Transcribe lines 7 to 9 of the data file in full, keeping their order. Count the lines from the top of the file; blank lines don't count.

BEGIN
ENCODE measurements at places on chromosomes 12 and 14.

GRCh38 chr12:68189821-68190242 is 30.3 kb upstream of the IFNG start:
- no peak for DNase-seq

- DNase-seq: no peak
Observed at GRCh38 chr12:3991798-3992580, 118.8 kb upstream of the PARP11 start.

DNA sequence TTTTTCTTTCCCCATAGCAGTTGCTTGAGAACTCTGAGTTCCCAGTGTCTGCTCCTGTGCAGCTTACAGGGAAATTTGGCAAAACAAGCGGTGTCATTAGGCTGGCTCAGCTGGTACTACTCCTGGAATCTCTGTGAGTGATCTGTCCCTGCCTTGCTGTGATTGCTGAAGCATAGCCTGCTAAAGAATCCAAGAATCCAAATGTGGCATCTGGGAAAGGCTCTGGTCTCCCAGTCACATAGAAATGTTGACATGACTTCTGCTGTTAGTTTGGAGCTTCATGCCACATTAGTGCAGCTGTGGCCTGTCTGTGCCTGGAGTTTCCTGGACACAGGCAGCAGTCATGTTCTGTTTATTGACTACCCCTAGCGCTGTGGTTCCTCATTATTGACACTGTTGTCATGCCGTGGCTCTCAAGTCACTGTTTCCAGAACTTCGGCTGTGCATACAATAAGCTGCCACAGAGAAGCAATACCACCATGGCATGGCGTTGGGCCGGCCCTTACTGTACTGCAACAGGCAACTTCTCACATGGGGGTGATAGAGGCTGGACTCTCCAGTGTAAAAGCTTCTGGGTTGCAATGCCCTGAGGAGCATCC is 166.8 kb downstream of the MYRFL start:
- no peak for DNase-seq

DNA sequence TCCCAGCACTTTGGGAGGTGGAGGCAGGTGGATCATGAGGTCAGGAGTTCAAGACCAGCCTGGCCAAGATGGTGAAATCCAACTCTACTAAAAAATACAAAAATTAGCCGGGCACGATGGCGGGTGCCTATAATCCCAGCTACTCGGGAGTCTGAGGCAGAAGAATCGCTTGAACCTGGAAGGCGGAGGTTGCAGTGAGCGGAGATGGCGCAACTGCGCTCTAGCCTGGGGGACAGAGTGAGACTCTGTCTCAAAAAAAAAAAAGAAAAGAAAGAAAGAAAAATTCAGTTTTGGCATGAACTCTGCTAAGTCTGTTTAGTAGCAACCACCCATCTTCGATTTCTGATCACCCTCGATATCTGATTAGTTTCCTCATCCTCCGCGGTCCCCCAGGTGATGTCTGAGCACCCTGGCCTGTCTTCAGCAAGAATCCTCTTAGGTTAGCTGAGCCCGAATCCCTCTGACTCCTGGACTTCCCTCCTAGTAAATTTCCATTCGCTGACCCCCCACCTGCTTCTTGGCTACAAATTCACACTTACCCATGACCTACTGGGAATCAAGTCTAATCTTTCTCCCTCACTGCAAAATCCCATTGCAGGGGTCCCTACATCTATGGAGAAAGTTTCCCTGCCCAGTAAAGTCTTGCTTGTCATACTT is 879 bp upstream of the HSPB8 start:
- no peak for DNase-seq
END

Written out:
- no peak for DNase-seq

DNA sequence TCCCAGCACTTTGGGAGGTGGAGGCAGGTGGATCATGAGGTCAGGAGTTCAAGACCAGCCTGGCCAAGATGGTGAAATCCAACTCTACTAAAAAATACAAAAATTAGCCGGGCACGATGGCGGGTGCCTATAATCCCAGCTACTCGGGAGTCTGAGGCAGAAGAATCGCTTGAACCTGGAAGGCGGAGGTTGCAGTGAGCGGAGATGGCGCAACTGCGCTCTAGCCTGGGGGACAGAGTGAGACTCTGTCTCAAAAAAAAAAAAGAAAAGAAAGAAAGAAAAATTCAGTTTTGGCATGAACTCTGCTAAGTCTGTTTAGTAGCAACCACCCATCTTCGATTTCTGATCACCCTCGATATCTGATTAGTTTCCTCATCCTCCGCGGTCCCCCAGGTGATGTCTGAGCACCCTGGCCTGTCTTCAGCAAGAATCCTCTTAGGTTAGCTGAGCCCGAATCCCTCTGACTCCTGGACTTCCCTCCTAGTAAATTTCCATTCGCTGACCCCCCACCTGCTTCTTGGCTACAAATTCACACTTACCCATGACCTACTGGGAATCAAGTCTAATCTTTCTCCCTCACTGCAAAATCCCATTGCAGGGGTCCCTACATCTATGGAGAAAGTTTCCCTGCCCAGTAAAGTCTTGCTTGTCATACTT is 879 bp upstream of the HSPB8 start:
- no peak for DNase-seq